The mother of a deceased 33-year-old Brooklyn father has filed an $US85 million lawsuit against Red Bull that claims the energy drink gave him a deadly heart attack,
The New York Daily News reports.
The lawsuit filed by Cory Terry’s mother is believed to be the first wrongful death lawsuit against Red Bull.
Red Bull has been linked to nine deaths around the world, according to the complaint, which reportedly cites scientific studies finding the drink is especially dangerous for people who exercise and teenagers.
The drink has about the same amount of caffeine as a cup of coffee.
But the lawyer who filed the suit, Ilya Novofastovsky, told the Daily News that Red Bull has “extra stimulants that make it different than a cup of coffee.” He added, “They are more dangerous than what Red Bull lets on.” (In addition to caffeine, Red Bull contains B-vitamins, sucrose and glucose, and an amino acid called Taurine.)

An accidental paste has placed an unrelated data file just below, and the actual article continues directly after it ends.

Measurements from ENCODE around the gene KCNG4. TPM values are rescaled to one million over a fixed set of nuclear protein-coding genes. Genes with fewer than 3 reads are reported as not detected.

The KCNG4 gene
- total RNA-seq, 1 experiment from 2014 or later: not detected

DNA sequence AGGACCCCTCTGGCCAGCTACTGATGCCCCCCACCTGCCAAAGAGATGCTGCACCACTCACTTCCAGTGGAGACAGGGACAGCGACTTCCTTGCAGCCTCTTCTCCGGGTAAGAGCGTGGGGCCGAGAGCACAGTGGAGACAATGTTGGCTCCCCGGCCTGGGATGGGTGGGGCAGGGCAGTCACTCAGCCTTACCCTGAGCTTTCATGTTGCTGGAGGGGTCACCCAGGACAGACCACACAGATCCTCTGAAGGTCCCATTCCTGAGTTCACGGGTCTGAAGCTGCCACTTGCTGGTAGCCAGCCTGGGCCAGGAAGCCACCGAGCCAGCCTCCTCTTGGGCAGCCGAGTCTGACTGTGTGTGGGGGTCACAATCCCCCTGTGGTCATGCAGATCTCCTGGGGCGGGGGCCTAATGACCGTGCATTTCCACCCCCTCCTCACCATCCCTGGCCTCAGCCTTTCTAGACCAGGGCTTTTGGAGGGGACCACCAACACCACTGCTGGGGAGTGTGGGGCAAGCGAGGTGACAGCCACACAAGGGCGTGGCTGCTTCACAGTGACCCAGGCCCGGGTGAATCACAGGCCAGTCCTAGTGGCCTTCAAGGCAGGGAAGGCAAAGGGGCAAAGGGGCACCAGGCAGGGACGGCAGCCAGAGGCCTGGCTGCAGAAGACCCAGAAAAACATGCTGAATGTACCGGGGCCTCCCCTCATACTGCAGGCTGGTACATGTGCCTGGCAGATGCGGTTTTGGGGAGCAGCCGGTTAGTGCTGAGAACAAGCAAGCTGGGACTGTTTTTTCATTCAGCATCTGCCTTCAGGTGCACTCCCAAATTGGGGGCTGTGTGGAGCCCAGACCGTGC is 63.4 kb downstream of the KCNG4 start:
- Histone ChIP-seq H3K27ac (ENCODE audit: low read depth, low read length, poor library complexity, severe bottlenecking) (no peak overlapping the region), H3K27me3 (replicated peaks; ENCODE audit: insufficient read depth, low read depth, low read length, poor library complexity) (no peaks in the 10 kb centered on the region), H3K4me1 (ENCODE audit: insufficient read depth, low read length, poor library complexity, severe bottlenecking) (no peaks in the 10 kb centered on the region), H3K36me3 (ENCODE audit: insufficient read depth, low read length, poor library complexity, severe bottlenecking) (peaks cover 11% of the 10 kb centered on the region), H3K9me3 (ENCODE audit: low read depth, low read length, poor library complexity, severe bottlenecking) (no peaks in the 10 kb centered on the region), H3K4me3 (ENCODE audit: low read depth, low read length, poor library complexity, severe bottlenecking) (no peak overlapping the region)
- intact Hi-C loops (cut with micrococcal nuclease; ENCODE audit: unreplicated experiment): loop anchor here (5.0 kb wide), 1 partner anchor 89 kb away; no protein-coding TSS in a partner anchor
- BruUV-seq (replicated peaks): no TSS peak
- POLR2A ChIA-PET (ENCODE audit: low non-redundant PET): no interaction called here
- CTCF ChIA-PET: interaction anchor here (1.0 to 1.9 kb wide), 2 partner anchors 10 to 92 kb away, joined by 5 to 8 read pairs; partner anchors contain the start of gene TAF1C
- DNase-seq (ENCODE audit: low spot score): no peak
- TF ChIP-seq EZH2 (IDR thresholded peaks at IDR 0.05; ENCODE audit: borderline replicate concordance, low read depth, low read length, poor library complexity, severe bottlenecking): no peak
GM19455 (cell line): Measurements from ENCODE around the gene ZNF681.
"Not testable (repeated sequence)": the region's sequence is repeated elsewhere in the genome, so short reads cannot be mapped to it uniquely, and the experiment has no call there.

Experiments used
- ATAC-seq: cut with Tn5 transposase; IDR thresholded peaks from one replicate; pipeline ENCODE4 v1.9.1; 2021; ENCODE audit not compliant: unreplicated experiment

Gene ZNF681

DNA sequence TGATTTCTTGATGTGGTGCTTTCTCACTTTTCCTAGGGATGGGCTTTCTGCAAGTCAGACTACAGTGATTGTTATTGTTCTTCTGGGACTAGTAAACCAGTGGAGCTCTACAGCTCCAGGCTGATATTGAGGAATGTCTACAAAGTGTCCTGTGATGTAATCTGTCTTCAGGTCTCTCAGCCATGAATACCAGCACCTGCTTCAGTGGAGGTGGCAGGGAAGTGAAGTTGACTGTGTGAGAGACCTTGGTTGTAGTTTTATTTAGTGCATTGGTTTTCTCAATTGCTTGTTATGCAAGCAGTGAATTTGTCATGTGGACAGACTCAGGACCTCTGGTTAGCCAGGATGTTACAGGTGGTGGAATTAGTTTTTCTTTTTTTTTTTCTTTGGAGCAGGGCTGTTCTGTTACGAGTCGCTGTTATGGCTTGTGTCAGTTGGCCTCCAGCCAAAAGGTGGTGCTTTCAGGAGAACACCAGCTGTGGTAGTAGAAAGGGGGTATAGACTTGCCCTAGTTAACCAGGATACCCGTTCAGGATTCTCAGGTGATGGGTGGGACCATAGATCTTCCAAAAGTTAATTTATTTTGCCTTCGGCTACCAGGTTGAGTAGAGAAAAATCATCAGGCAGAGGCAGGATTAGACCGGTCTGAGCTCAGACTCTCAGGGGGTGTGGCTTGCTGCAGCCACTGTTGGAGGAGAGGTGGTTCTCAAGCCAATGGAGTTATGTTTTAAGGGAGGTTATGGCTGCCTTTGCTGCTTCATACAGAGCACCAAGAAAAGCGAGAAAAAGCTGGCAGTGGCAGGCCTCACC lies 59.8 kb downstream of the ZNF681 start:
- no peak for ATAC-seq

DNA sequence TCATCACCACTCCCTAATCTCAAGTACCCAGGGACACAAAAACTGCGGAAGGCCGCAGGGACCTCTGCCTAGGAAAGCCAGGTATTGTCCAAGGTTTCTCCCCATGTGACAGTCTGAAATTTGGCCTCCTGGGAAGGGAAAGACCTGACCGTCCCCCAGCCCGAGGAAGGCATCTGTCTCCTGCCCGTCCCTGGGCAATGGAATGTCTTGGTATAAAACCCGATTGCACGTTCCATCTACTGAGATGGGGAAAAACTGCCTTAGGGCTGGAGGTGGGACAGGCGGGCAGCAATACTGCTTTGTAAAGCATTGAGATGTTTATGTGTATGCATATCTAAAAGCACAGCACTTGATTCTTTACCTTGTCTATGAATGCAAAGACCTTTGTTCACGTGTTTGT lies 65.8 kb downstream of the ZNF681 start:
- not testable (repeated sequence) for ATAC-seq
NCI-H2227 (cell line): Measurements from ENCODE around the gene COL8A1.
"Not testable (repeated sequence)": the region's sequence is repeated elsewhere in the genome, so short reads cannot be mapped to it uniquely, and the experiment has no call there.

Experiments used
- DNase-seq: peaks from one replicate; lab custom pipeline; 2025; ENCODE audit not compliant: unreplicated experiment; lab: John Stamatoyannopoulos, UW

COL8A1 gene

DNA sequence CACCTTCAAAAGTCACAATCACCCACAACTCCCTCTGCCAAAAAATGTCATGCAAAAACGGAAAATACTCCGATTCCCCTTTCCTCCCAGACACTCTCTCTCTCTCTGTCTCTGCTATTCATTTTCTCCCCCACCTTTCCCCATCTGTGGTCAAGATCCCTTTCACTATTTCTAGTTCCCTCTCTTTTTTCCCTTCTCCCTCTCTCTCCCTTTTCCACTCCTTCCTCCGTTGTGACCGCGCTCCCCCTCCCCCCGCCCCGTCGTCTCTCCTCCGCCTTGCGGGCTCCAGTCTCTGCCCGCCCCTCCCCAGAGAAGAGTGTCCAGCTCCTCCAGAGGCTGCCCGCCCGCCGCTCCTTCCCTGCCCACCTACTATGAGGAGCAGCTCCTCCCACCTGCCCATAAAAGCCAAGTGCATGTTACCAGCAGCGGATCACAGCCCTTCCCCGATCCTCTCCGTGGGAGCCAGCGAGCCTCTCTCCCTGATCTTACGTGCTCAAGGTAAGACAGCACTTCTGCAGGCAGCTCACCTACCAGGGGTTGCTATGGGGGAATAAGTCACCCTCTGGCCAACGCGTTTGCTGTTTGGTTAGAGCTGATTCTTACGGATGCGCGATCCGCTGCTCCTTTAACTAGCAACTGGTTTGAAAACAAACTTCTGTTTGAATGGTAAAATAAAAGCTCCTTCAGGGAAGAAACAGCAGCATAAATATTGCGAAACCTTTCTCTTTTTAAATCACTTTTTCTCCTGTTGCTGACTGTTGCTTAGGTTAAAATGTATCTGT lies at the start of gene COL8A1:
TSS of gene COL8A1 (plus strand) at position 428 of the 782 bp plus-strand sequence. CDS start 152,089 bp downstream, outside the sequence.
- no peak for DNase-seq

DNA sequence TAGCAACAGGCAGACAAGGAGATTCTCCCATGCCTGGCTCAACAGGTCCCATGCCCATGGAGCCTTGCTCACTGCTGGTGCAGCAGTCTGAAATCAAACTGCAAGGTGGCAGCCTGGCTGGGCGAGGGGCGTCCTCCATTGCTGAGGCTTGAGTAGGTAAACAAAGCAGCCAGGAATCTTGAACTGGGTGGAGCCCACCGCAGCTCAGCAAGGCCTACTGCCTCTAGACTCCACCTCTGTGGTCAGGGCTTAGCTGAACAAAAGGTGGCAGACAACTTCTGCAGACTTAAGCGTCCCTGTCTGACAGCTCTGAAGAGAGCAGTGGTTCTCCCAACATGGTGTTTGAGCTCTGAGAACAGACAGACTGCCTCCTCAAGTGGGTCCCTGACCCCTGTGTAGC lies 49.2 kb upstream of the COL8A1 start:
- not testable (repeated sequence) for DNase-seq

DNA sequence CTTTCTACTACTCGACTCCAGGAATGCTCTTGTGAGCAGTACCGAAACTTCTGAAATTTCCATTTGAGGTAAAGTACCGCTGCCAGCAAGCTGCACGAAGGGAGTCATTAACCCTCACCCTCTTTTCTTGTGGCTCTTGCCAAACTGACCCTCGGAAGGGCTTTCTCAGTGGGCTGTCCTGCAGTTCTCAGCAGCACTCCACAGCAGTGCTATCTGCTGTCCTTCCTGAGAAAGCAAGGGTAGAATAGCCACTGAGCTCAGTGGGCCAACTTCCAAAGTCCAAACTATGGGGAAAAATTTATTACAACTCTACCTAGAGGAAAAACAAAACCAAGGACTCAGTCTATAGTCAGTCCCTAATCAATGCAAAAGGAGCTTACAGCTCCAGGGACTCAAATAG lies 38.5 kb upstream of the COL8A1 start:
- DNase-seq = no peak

Cory Terry had been playing basketball in November 2011 for about 45 minutes when he drank a can of Red Bull and then collapsed, according to the Daily News. His heart had stopped.
The Food and Drug Administration posted 21 reports last year related to Red Bull that the agency had received since 2004. The reports included panic attacks, anxiety, chest pain, dizziness, and vomiting. (The reports do not, however, note whether people had other health problems that could have caused these symptoms.)
A 2011 study in the journal Pediatrics on energy drinks like Red Bull noted that heavy caffeine consumption was linked to seizures, mania, stroke, and even death.
A Red Bull spokeswoman declined to discuss the specifics of the case with the Daily News, but noted that the drink is sold in 165 countries around the world “because health authorities across the world have concluded that Red Bull Energy Drink is safe to consume.”
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